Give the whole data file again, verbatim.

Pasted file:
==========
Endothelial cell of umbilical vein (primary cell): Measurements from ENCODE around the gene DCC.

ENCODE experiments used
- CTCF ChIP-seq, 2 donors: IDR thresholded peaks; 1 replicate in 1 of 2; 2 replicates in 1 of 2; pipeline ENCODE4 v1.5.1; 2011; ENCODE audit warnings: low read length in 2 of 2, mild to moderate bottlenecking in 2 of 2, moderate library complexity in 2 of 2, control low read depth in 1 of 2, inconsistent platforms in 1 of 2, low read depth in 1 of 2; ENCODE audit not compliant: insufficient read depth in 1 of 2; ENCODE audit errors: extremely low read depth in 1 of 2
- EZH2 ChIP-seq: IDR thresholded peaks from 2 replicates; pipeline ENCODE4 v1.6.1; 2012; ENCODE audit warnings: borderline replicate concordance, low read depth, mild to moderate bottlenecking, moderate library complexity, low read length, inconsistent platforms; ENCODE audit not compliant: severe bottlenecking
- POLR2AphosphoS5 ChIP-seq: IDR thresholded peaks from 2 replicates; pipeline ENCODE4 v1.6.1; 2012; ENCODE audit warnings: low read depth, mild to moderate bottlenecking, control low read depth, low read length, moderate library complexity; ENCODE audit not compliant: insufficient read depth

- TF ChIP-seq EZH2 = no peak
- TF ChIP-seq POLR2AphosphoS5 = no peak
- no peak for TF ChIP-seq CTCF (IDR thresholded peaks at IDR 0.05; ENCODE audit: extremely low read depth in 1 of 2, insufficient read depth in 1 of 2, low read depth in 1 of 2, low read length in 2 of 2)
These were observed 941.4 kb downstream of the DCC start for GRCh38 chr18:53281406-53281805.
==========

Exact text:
Endothelial cell of umbilical vein (primary cell): Measurements from ENCODE around the gene DCC.

ENCODE experiments used
- CTCF ChIP-seq, 2 donors: IDR thresholded peaks; 1 replicate in 1 of 2; 2 replicates in 1 of 2; pipeline ENCODE4 v1.5.1; 2011; ENCODE audit warnings: low read length in 2 of 2, mild to moderate bottlenecking in 2 of 2, moderate library complexity in 2 of 2, control low read depth in 1 of 2, inconsistent platforms in 1 of 2, low read depth in 1 of 2; ENCODE audit not compliant: insufficient read depth in 1 of 2; ENCODE audit errors: extremely low read depth in 1 of 2
- EZH2 ChIP-seq: IDR thresholded peaks from 2 replicates; pipeline ENCODE4 v1.6.1; 2012; ENCODE audit warnings: borderline replicate concordance, low read depth, mild to moderate bottlenecking, moderate library complexity, low read length, inconsistent platforms; ENCODE audit not compliant: severe bottlenecking
- POLR2AphosphoS5 ChIP-seq: IDR thresholded peaks from 2 replicates; pipeline ENCODE4 v1.6.1; 2012; ENCODE audit warnings: low read depth, mild to moderate bottlenecking, control low read depth, low read length, moderate library complexity; ENCODE audit not compliant: insufficient read depth

- TF ChIP-seq EZH2 = no peak
- TF ChIP-seq POLR2AphosphoS5 = no peak
- no peak for TF ChIP-seq CTCF (IDR thresholded peaks at IDR 0.05; ENCODE audit: extremely low read depth in 1 of 2, insufficient read depth in 1 of 2, low read depth in 1 of 2, low read length in 2 of 2)
These were observed 941.4 kb downstream of the DCC start for GRCh38 chr18:53281406-53281805.